MONTMARTRE, or
the « Butte » as it is known locally, is the part of Paris most full
of contrasts : anonymous boulevards to small delightful village streets…
from simply dressed residents out doing their local shopping to fancy club goers
who don’t go home until the early hours of the morning !

History :

The name
Montmartre dates back to Roman times. The name probably comes from two sources
on the hill : from a temple dedicated to Mercury or Mars, and also from local
martyrs who were tortured in the area some time around AD 250.

In the Middle
Ages, the hill was the flourishing centre for a Benedictine convent. The
convent continued to play an important role under Henry IV and later Louis XIV.
In 1794, during the French Revolution, the last abbess was guillotined and the
convent buildings were razed. The area then became known as “Mont-Marat”.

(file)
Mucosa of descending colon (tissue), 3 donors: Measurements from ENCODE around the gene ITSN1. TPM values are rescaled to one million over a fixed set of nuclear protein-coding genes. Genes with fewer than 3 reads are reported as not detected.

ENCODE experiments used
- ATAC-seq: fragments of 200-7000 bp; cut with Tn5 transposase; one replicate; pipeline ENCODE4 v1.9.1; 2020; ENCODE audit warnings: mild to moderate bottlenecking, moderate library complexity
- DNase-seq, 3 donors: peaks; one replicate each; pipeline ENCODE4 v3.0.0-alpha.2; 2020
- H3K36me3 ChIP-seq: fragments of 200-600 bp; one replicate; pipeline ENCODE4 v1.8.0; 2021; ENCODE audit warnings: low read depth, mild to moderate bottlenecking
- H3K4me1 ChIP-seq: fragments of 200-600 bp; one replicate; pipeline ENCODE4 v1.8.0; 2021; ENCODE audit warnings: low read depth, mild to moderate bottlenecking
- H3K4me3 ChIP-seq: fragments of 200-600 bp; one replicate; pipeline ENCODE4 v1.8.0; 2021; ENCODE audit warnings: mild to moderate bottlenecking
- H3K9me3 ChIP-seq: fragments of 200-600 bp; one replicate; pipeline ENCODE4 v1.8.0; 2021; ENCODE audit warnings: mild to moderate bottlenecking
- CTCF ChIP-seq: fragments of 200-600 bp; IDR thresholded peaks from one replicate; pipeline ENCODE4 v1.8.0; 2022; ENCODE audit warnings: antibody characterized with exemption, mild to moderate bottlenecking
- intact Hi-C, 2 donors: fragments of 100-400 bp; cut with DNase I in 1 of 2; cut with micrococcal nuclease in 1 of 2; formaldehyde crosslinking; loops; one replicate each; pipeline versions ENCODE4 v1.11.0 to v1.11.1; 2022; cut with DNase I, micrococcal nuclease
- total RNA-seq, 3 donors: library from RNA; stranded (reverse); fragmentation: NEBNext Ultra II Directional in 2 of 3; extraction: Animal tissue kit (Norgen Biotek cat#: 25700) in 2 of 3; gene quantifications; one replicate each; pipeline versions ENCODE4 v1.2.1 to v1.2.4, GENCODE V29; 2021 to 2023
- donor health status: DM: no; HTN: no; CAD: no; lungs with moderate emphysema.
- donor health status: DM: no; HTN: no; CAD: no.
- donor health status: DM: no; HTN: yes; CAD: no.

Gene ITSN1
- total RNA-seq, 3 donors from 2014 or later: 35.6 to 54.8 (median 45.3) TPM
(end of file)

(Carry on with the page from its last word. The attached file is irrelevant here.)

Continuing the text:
In 1871,
Montmartre played an important role of resistance first against the Prussians
and then as a point of resistance of the Commune de Paris against the French
Government, located at the time  in
Versailles.

Montmartre is
probably best known for its 19th century artists and men of letters
who lived a “bohemian” life style for that period. One thinks particularly of
the composer Berlioz, the poet Gérard Nerval, the song-writer, Aristide Bruant,
or the artist, Toulouse-Lautrec. After this period, later generations of
artists congregated more in Montparnasse (in South-Central Paris), and
abandoned Montmartre to its nocturnal entertainments.

Today:

Montmartre
draws tourists in search of the “Belle Epoque”, or to enjoy the fabulous view
from the hill over the city of Paris.

The Visit :

Students will
be invited to visit the unknown parts of the “Butte”: its vineyards, the garden
of the Villa des Brouillards, the residence of Gerard Nerval, the “Place du
Tertre”, Utrillo’s house…and the tiny streets of the Butte. Certain of the
secret places that the crowds going to the Sacré Cœur Church don’t know!